On 11th February 2011 at 21:57 Anonymous 9789 wrote...
Cracking review. The "rough-as-a-badgers arse aesthetic" line made me laugh.
It was a great gig (especially for a wild, rainy friday night!).
Live at The Hop (Wakefield) on Friday, 4th February 2011
To set the scene, savage winds and sideways rain plague the landscape on a dismal student night in Wakefield. The quiff-brigade are looking disgruntled and a tad worse for wear - there isn't enough hair gel in the world to keep that storm at bay. Away from it all, in the upstairs of The Hop, good things are happening.
Allegedly starting the night off on a healthy 5 beers, Brown Hound James kicks things off with a steady set of rock tinged acoustic tunery. The beer may expose a few rough edges but by and large this gentleman's efforts remain well received. Some jazzy chords and a few pleasingly hit-and-miss high notes save this from being just another douchebag crooner who's discovered that women just might hang around a bit longer if he turns their name into a song title. Laddish odes like 'Heartbeat of the Town' hint at a punk rock past and an occasional nod to Frank Turner makes this a promising opener.
Next up is Mi Mye (or Jamie Lockhart, for those less into conspiratorial pseudonyms) for some decidedly imprecise balladry. Not that that's a bad thing - the wailing vocals over lazy guitar chords work very well to fit in with the rough-as-a-badger's-arse aesthetic. Combined with conversational lyricism and a Scottish twang this makes for a thoroughly endearing set. It's fuzzy and hazy but it keeps your attention. Sometimes reminiscent of the ambient quirk of Mimas (though crossed with the Pogues' happy-go-drunkly vocal delivery) Mi Mye take the quality up a notch.
Rosie Doonan, Wakefield's very own folkstress, has a ballsy streak that automatically carries her away from the wafer-thin, 'fragile lil' lady' stereotype that plagues the acoustic scene at present. Confident chatter in thick Yorkshire tones reveals an earthy side to her that her lilting voice masks. Technical problems stunt the performance from the start but she recovers well with a speedy setlist change. With her two instrumentalists either side of her she looks incredibly comfortable and some solid singing, sturdy finger picking and dextrous mandolin soloing (and various accordion interjections which make a nice addition to the texture) mean her songs come across with stunning clarity. The songs themselves are fairly standard folk-pop affairs but then originality is not particularly necessary in the idiom and the tunes are very well put together. A strong set, unfortunately cut short by time-constraints, by a promising young talent on the scene.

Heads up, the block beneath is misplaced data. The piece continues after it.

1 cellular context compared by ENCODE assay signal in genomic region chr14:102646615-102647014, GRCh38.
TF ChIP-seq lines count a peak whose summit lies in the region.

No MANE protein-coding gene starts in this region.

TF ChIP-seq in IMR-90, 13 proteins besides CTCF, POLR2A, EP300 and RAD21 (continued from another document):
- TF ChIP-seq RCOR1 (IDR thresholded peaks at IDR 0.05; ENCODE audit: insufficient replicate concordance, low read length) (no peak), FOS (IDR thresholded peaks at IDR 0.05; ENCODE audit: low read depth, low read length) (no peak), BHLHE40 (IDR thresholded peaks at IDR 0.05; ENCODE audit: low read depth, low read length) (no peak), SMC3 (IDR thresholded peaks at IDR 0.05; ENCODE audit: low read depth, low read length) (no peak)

Having cramped the stage with as many keyboards as is ever going to be necessary, Lone Wolf (and band, if we're being particular) step up to show us what's what. 'This is War' kicks in with incredible clarity, Paul Marshall's silky voice drifting out with comfortable ease letting the potent, occasionally cryptic, metaphors glide softly between the ears. By the time the driving bass drum starts pounding it's very clear that fears of a wanting live translation are to be left very much at the door. The group move as a unit; the songs pulsate with an organic heartbeat held together by sturdy piano, precision finger picking and spacey, minimalistic drums.
In fact, the album tracks seem to have been reproduced by the letter. One could maybe criticise this as a lack of imagination but when you're playing music that has been so well calculated to begin with, it's hard to think of what could possibly improve it. What is noticeable is the occasional nuance that really tips it over the musical edge - trumpet lines moved to a distorted guitar which trembles with new atmosphere, the seemingly constant tag-team instrument changeovers executed without hitch and the incredibly affecting climax of 'The Devil and I (Part 2)' which reminds you that it's subtleties like that which made you bother with music in the first place. Had the sound cut out at this point, a crudely audible "Fuck!" could have been traced back to my lips.
The new material, too, shows some development introducing more groove into proceedings. One track reminiscent of Thom Yorke's solo attempt stood out in particular with a repetitive drum beat looping throughout still, though, with that same Lone Wolf pulse. Economy clearly a factor, Marshall and his team of multi-instrumentalists navigate the stage in a borderline comical rat race, occasionally leaving the stage looking decidedly one-sided and giving the impression the drummer may have forgotten to shower that day. Some technical difficulties in the form of a misbehaving amp also add a touch of light entertainment - it's not really a live gig unless something gets ballsed up.
Even the solo songs 'We Could Use Your Blood' and 'Dead River' smack of the same atmospheric soundscape template that could easily serve as a perfectly adequate accompaniment to a Lord of the Rings montage (there'll surely be some fanboy trying it as you read). It's a gorgeous set, with soft colours, epic builds and subtle imagery. A pleasing, albeit unintentional, lack of encore tedium meant that by the end of the awesome 'Keep Your Eyes on the Road' one was left satisfied, all without being forced to cuddle afterwards.